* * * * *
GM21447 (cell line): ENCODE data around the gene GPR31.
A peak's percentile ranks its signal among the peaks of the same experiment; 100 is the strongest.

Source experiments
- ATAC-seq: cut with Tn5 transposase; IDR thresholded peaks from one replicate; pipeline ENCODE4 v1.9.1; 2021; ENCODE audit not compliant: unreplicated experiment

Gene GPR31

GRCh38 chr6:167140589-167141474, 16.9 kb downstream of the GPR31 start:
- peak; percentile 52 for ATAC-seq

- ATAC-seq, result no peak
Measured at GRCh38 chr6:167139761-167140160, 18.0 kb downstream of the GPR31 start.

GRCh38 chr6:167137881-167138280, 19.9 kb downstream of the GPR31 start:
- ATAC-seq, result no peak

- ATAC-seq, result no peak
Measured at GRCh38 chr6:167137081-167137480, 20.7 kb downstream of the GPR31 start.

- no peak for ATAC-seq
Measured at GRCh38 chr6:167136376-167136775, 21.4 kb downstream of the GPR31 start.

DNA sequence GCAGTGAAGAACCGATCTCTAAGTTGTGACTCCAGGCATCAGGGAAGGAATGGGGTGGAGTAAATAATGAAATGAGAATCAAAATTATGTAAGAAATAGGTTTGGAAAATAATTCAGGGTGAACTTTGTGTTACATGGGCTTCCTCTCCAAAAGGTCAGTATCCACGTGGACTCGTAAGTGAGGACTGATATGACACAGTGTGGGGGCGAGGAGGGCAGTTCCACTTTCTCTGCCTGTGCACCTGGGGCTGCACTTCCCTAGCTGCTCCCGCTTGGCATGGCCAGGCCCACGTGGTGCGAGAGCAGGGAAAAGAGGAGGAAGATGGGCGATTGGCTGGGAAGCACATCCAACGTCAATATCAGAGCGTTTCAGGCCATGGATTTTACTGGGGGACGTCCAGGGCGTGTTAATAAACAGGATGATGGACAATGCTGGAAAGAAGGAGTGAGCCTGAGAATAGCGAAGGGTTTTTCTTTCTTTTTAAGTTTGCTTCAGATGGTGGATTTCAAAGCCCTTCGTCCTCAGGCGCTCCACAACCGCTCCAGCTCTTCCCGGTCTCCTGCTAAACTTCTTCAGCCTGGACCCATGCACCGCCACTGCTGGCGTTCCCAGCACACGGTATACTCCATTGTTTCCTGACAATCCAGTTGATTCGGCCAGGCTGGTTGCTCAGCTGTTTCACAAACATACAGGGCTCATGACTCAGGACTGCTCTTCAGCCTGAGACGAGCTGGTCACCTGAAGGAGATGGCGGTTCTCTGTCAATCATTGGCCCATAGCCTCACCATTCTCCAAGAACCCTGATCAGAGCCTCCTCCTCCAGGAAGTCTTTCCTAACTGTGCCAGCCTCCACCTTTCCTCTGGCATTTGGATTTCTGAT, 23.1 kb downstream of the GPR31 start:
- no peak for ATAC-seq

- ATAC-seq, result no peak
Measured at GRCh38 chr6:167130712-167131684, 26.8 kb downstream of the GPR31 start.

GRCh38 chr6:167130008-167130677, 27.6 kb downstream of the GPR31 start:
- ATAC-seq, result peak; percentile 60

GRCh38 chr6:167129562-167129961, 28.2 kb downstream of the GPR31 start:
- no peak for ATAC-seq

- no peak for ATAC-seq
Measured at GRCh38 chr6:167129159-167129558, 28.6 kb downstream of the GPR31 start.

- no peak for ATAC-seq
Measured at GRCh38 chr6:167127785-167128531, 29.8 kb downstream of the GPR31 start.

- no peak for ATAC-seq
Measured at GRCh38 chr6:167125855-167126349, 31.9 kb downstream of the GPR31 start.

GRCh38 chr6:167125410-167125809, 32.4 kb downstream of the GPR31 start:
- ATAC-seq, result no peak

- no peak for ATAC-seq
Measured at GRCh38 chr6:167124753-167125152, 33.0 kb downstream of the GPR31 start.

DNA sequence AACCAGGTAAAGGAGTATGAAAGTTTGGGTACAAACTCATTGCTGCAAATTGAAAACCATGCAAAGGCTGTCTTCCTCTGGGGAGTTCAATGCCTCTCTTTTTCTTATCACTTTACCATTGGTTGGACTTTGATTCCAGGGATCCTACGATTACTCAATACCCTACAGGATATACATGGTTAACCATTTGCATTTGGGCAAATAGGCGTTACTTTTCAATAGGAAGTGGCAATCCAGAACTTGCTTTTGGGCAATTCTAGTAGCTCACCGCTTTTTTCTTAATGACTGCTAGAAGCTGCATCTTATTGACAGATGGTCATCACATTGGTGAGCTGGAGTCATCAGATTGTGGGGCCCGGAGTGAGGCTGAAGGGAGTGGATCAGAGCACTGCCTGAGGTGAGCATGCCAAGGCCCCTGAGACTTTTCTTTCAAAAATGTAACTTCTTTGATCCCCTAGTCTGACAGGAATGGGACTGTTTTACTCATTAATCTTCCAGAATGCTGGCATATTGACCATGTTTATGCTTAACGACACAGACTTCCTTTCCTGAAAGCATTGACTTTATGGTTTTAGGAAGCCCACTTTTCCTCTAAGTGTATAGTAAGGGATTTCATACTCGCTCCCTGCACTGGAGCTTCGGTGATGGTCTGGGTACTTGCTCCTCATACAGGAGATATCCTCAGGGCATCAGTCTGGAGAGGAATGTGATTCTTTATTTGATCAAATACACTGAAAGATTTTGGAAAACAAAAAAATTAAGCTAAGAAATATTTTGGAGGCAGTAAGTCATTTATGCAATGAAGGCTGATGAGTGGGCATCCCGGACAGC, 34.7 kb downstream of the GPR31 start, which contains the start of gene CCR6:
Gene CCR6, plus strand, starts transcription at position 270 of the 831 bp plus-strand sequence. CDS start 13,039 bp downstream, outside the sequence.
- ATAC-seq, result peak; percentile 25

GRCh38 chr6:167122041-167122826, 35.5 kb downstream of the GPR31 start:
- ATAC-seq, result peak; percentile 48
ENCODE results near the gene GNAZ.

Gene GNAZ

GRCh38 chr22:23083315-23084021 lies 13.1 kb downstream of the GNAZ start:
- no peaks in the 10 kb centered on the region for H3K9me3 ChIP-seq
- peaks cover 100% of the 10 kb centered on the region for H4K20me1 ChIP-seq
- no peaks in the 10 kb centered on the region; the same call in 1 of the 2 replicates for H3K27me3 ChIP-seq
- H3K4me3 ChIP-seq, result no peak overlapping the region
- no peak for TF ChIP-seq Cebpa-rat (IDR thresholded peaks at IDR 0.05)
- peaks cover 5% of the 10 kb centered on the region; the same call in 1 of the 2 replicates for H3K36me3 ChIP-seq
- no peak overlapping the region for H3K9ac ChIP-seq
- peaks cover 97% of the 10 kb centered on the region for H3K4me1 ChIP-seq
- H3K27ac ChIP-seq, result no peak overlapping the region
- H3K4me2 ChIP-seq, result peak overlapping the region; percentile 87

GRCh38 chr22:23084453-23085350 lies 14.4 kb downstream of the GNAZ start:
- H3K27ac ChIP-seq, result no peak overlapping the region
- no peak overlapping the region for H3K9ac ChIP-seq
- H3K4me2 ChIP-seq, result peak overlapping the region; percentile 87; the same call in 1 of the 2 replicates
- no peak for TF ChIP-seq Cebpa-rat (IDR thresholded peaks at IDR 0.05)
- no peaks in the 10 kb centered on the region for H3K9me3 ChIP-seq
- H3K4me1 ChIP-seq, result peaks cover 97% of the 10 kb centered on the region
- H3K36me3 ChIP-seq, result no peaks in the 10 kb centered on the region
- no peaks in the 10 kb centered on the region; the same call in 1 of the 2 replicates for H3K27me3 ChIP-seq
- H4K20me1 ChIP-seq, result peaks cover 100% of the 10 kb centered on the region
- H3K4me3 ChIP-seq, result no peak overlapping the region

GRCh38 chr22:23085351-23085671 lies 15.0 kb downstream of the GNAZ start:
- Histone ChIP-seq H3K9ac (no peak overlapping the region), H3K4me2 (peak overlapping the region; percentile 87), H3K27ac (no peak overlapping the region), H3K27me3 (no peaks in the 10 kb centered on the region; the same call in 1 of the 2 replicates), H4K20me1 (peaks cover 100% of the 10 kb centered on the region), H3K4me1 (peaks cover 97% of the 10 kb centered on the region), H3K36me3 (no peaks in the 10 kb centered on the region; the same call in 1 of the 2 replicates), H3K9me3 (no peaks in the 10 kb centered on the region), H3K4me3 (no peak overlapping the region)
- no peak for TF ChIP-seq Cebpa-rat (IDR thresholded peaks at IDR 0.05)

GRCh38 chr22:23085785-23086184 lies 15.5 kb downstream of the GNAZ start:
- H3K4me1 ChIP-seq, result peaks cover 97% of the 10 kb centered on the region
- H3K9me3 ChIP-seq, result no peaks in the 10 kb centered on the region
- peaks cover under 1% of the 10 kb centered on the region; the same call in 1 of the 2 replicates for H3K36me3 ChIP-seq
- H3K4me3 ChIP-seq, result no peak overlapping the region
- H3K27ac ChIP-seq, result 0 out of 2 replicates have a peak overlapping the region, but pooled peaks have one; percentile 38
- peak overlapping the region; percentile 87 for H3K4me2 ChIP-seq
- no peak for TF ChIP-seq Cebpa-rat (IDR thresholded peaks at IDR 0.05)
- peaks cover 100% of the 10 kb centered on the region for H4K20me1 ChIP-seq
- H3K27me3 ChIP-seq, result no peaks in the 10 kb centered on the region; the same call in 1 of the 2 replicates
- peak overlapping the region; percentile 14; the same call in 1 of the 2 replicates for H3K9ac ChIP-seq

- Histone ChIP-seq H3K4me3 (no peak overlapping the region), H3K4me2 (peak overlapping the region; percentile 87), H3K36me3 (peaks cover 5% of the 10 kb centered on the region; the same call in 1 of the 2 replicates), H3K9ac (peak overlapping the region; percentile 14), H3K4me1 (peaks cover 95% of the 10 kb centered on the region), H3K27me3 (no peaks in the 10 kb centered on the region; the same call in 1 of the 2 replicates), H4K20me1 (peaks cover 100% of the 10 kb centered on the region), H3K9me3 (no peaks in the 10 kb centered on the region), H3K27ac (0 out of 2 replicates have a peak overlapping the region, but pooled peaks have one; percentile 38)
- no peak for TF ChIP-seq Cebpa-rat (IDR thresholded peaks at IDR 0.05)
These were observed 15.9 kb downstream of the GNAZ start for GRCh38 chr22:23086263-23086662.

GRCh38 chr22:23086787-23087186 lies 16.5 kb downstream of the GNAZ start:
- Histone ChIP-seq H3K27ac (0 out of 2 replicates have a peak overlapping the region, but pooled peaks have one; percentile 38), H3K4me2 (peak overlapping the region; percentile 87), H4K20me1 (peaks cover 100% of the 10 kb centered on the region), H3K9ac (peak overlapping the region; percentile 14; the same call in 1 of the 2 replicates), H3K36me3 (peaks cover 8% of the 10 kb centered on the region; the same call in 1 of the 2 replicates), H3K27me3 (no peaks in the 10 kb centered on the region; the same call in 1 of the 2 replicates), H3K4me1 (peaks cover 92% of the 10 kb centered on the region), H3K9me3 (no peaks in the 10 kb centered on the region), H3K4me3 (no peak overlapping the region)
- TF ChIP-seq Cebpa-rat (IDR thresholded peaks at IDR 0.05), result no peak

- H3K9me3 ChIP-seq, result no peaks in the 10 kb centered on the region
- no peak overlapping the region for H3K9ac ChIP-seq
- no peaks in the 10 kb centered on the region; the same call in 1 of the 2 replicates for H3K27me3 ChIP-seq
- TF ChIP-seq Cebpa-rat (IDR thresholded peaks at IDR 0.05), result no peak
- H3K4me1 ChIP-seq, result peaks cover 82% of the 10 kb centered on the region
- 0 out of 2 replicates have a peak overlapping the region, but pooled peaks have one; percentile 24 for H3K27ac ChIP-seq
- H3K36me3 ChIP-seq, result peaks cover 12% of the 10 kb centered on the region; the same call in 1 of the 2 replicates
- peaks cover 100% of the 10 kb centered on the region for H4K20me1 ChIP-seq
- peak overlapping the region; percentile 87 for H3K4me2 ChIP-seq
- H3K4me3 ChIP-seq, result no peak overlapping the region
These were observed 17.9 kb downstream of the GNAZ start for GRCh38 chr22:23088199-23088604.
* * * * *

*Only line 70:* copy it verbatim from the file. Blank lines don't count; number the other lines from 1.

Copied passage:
- H3K4me3 ChIP-seq, result no peak overlapping the region